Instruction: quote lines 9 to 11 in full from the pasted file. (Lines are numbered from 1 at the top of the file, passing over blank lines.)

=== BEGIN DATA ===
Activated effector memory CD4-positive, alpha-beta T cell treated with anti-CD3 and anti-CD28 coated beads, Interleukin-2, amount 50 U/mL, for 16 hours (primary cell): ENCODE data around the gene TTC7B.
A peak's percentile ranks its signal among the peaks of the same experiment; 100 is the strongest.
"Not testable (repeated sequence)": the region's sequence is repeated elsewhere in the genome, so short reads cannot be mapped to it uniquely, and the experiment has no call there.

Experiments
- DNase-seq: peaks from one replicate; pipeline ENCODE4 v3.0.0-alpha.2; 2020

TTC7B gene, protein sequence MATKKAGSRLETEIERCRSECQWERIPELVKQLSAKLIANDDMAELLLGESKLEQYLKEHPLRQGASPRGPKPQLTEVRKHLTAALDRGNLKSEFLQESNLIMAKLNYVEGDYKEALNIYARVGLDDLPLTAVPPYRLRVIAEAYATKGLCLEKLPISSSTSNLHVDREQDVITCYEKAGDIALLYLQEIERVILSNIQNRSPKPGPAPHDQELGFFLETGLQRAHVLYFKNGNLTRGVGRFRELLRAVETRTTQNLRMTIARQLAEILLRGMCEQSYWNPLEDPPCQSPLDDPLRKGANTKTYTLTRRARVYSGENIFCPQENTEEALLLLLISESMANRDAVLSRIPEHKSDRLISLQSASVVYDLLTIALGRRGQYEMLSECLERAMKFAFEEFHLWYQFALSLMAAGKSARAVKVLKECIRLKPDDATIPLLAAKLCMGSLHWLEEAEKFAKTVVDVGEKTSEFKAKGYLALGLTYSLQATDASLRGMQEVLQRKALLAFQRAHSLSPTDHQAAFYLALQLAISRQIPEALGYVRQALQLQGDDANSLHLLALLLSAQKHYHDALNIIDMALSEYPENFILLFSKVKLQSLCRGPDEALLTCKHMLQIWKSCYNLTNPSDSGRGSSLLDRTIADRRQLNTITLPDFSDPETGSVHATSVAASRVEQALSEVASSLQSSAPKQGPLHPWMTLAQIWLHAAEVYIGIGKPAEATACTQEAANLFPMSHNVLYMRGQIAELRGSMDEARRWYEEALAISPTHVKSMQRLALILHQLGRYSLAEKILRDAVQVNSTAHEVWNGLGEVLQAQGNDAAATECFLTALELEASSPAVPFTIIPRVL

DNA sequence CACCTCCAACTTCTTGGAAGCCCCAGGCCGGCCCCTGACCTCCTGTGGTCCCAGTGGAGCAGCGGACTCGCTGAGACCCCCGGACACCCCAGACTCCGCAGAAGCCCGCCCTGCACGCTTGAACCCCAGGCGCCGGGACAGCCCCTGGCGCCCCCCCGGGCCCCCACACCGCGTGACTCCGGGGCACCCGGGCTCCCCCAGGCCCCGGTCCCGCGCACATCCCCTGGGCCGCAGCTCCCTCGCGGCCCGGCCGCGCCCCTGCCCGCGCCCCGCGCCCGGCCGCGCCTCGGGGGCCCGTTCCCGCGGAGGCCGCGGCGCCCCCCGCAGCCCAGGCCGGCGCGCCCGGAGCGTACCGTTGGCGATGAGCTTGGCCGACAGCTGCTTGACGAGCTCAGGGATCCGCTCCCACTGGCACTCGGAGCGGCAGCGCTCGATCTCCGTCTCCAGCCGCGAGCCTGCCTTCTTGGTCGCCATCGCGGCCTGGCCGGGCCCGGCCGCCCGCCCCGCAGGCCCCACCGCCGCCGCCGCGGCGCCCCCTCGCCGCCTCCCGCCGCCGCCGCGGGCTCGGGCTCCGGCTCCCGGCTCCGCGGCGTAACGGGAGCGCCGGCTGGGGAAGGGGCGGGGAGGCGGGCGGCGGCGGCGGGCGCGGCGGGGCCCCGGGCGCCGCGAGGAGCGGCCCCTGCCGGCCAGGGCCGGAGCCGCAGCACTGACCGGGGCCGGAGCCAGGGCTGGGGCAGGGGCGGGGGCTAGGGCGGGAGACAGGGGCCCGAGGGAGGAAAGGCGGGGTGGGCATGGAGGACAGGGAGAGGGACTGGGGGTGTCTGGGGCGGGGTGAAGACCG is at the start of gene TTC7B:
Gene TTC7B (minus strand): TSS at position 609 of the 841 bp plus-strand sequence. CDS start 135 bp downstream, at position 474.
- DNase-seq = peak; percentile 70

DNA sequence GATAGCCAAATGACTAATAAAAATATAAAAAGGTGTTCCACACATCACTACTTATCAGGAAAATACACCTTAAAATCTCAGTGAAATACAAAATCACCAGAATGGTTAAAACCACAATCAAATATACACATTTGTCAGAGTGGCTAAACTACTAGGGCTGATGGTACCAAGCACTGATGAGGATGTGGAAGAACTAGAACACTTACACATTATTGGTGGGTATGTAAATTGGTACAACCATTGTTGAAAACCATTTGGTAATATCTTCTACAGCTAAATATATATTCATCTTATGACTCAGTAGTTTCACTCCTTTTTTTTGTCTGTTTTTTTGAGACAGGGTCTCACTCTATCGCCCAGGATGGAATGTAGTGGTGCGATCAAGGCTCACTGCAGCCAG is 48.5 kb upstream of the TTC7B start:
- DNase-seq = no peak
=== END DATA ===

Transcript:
- DNase-seq = peak; percentile 70

DNA sequence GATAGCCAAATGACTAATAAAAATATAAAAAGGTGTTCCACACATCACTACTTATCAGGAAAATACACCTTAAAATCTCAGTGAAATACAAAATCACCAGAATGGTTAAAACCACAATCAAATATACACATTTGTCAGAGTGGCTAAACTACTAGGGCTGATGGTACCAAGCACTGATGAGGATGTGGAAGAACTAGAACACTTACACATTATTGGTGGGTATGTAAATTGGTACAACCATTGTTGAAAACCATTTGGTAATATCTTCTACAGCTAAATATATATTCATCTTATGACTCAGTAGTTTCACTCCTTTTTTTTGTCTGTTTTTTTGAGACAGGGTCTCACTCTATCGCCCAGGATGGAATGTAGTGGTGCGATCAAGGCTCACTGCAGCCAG is 48.5 kb upstream of the TTC7B start:
- DNase-seq = no peak